My determination and passion for helping women and children who have or are experiencing domestic /family violence is very much driven by what I witnessed and was subjected to as a kid. I know how it made me feel and what the consequences of being a victim of it were. I always wished and hoped that my mum would leave the evil that was my father but deep down I knew that she never would or could. He had emotionally beaten her to a point where she was a robot who lived her life by the commands of his voice. It still saddens and hurts me today that I never got to know who she truly and really was. I started my FB page so people could purchase my story that I documented in an e-book format in the hope that it may be able to help others who have or who are going through this unacceptable crime against humanity. Although it feels like it, you are never alone as a victim or survivor.

i just wanted a dad

As a country we need to be a lot more real & raw about how we discuss & act on this widely accepted & acknowledged EPIDEMIC. Domestic /family violence saw me think about suicide as a 15 year old, I began self harming at the same age and also started out on a journey of extremely strong and deliberate self sabotage that lasted more than a decade which among other things included smashing  up cars, fighting and alcohol abuse. I had a mentality of, “if no-one else cares about me why should  I”. At 27 I took what I believe was an ecstasy tablet. My body starting shutting down, I was very lucky. I asked myself the next day why I chose to do this and my response was, “I don’t want to die, but I don’t care if I live”.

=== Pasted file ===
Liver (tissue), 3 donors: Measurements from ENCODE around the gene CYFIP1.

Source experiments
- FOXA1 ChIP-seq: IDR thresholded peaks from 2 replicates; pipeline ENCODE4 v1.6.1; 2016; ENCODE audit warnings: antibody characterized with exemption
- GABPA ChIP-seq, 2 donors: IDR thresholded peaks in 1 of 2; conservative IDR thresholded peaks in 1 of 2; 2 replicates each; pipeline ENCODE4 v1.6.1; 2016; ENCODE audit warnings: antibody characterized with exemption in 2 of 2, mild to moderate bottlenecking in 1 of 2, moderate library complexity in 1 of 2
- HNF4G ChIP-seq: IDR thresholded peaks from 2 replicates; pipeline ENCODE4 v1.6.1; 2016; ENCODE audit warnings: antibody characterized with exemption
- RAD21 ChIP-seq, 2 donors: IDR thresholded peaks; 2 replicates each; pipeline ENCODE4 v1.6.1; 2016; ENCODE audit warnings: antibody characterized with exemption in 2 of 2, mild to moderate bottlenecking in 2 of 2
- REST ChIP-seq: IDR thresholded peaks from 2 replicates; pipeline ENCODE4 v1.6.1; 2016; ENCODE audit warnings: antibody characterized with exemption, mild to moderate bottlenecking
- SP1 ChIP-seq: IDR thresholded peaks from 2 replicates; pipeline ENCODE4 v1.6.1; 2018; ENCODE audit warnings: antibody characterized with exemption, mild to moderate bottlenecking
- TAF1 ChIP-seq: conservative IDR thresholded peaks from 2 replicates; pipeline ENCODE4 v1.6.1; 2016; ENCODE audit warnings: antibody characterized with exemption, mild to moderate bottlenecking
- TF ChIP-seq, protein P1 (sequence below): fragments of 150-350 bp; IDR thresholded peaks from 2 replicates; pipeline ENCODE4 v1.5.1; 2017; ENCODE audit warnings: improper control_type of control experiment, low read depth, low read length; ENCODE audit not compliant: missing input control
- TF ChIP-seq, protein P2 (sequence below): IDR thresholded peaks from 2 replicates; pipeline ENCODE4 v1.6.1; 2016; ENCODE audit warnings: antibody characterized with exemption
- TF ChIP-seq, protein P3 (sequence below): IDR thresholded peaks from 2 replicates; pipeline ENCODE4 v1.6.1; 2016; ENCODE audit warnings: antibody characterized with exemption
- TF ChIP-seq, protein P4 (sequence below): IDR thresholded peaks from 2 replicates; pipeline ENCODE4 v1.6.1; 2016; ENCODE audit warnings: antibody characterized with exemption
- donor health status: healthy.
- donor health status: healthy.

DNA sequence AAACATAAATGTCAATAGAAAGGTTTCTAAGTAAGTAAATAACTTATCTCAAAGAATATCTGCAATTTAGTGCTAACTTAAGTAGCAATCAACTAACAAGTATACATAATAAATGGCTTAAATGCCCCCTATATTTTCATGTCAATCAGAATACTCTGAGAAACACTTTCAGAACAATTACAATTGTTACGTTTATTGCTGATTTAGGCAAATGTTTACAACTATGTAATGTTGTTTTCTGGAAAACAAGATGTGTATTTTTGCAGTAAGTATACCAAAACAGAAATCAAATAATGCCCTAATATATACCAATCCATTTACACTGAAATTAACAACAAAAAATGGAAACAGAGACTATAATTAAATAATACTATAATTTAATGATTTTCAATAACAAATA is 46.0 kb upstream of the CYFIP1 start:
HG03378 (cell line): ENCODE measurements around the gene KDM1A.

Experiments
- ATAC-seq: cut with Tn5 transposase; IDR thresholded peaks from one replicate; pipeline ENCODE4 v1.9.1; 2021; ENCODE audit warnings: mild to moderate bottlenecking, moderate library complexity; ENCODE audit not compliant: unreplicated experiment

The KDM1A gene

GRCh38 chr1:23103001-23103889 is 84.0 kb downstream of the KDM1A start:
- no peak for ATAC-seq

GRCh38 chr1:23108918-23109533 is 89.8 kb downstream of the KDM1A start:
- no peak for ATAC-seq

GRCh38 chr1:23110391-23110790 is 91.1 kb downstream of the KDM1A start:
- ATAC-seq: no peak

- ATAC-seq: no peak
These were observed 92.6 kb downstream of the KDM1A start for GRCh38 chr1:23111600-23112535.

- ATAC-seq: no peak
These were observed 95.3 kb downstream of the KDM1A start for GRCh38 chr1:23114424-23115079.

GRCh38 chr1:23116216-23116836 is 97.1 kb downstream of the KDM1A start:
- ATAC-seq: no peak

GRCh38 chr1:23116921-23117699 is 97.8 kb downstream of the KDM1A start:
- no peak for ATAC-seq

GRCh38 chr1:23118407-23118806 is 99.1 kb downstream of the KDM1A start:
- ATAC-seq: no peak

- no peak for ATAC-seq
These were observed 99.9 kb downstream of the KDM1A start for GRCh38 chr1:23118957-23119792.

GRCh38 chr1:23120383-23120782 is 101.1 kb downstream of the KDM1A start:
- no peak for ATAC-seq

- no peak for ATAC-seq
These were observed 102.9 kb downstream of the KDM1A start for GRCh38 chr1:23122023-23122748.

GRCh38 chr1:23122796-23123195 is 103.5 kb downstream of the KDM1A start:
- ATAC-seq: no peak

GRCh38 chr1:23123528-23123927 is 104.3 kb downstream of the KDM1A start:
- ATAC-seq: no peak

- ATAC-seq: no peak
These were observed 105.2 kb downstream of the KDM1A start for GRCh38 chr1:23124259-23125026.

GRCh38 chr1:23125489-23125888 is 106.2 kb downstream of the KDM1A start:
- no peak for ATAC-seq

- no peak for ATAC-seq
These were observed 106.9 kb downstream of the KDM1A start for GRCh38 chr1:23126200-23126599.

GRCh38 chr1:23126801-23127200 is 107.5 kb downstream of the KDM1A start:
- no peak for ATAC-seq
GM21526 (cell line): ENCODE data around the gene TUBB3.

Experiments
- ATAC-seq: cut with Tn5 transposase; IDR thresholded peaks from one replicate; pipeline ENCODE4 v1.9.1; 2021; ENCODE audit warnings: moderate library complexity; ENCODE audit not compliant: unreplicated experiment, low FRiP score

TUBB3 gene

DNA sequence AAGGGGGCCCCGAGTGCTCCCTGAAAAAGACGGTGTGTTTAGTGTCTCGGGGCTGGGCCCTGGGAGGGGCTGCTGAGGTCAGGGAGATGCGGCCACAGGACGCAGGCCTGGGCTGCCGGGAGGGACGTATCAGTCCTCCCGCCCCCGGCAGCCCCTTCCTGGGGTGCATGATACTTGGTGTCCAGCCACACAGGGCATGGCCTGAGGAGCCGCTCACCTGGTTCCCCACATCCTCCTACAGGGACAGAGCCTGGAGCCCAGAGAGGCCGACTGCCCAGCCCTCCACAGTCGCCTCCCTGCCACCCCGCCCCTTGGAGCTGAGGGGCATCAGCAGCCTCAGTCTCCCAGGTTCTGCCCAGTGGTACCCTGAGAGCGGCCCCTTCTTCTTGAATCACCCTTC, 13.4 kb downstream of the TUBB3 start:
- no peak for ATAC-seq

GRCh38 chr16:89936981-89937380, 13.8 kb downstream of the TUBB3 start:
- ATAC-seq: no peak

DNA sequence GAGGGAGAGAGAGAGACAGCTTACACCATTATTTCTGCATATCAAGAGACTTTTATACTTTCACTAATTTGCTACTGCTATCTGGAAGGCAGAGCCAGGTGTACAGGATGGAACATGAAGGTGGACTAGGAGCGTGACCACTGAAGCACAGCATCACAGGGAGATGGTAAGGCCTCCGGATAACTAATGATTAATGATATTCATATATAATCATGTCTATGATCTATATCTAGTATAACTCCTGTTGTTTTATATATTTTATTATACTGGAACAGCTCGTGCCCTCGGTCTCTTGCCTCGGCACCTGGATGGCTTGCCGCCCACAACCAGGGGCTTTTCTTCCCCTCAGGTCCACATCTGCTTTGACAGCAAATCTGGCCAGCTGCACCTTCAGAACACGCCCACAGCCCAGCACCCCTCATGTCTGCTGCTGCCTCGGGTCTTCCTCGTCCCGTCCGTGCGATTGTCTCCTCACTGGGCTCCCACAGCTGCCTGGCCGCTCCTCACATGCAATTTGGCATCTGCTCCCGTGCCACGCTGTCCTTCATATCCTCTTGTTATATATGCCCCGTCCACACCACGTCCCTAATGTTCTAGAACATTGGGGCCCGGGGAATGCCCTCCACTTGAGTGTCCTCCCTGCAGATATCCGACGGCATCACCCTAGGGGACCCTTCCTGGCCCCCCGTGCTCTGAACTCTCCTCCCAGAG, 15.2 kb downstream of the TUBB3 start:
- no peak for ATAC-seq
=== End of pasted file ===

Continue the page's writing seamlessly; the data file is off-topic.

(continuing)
On the day my e-book went live I completely broke down and was diagnosed with depression and anxiety and also P.T.S.D later on whilst in therapy. All diagnosis were given and attributed as a direct result of what I experienced growing up. I have to manage these conditions still today but life is good. When you are a victim of domestic/family violence you start to die from the inside out the very day it starts. The message I’d like to send to everyone reading this is that time is a great healer – your mind and body can and does go through a regeneration process. We are all stronger than we know and we all deserve to be happy, safe and free.